Inner Join: Inner join is the most common join operation used in applications and can be regarded as the default join-type. Inner join creates a new result table by combining column values of two tables (A and B) based upon the join-predicate. These may be further divided into three parts.

  1. Equi Join (satisfies equality condition)
  2. Non-Equi Join (satisfies non-equality condition)
  3. Self Join (one or more column assumes the same domain of values).

Outer Join: An outer join does not require each record in the two joined tables to have a matching record. The joined table retains each record-even if no other matching record exists.

Considers also the rows from table (s) even if they don't satisfy the joining condition

(i) Right outer join (ii) Left outer join (iii) Full outer join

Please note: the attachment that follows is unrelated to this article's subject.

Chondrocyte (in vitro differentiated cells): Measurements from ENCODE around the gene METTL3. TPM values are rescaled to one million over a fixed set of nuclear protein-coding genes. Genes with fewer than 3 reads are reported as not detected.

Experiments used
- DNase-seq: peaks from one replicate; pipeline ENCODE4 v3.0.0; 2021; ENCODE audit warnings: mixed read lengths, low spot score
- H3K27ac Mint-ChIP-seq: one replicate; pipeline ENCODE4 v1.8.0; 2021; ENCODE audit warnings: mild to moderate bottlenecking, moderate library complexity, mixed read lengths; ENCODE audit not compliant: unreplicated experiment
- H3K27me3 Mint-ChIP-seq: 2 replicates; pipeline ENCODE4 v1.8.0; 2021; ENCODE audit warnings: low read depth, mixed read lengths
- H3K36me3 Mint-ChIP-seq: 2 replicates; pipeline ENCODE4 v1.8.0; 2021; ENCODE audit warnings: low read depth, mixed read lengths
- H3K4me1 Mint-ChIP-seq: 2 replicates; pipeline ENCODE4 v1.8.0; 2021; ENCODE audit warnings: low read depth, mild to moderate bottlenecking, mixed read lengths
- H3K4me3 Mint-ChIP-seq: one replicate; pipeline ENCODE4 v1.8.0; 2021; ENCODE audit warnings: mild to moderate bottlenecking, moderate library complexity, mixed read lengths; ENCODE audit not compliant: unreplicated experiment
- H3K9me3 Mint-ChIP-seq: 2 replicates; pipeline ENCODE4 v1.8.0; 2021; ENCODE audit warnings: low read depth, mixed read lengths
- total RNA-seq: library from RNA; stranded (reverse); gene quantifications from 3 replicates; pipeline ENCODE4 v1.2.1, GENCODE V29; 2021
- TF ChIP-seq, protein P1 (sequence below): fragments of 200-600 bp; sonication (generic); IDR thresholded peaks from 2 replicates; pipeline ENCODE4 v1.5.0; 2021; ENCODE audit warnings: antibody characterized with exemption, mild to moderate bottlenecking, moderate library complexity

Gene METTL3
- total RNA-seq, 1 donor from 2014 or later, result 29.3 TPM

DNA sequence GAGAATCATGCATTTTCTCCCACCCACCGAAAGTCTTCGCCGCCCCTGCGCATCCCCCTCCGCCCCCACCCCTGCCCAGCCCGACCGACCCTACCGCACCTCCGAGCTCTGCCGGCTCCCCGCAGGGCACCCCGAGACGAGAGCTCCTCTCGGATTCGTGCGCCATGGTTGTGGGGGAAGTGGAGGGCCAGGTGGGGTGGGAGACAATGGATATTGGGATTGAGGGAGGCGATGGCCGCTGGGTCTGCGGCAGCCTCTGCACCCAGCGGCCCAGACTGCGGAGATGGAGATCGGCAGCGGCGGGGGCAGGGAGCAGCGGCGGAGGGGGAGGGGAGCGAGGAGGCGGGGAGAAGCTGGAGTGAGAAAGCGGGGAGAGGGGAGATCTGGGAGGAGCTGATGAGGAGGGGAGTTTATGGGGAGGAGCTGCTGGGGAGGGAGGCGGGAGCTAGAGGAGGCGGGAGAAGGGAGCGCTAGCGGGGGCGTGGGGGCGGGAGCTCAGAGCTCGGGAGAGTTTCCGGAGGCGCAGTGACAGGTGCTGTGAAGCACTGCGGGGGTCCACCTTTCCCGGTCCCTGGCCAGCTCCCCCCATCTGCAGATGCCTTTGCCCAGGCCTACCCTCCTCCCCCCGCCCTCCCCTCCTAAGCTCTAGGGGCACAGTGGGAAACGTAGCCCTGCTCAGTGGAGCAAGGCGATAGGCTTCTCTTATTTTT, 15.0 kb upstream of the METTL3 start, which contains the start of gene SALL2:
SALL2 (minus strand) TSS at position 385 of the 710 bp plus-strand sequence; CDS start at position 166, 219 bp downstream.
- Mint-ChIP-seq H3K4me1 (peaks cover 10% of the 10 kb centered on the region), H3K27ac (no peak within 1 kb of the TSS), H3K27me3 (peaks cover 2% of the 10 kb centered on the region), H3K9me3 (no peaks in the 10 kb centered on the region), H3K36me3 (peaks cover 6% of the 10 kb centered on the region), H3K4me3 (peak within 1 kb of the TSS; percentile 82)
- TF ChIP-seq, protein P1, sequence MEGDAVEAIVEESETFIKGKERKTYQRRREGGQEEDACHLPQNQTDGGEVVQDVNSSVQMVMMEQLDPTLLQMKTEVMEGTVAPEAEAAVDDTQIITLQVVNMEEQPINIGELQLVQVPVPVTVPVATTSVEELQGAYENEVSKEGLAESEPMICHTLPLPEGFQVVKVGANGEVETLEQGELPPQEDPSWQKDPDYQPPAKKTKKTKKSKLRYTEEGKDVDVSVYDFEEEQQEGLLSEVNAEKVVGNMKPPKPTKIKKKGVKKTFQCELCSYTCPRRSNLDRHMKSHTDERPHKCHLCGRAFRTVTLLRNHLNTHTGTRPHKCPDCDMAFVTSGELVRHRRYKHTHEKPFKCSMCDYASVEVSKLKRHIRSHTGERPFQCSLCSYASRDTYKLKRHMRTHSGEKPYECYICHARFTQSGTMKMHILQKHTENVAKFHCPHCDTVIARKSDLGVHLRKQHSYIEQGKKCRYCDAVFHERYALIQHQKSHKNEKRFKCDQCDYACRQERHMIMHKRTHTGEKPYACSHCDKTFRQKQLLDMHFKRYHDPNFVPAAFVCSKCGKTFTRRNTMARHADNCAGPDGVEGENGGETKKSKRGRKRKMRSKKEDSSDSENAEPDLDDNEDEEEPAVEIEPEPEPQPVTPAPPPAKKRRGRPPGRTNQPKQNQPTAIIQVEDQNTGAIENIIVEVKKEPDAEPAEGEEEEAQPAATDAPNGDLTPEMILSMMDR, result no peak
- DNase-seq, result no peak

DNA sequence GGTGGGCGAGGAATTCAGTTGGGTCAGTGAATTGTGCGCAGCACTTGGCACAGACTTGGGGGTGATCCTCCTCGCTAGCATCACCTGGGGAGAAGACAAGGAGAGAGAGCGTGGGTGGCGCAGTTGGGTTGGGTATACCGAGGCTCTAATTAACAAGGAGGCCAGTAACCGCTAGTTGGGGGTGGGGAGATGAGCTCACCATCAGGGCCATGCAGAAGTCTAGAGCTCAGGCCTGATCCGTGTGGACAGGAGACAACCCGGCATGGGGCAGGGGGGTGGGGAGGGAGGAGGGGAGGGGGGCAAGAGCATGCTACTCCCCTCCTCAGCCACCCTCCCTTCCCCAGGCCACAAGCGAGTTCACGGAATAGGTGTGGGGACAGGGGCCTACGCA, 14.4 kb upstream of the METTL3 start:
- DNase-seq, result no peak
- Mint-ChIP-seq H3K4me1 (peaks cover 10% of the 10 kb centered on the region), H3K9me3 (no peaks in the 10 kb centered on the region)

Left Outer Join: The result of a left outer join for table A and B always contains all records of the left table (A), even if the join condition does not find any matching record in the right table (B).




Result set of T1 and T2


Right Outer Join: A right outer closely resembles a left outer join, except with the treatment of the tables reversed. Every row from the right table will appear in the joined table at least once. If no matching with left table exists, NULL will appear.


Result set of T1 and T2


Full Outer Join: A full outer join combines the effect of applying both left and right outer joins where records in the FULL OUTER JOIN table do not match, the result set will have NULL values for every column of the table that lacks a matching row for those records that do match, as single row will be produced in the result set.


Result set of T1 and T2 (Using tables of the previous example)


Cross Join (Cartesian product): Cross join returns the Cartesian product of rows form tables in the join. It will produce rows which combine each row from the first table with each row from the second table.

Select * FROM T1, T2

Number of rows in result set = (Number of rows in table 1 × Number of rows in table 2)

Result set of T1 and T2 (Using previous tables T1 and T2)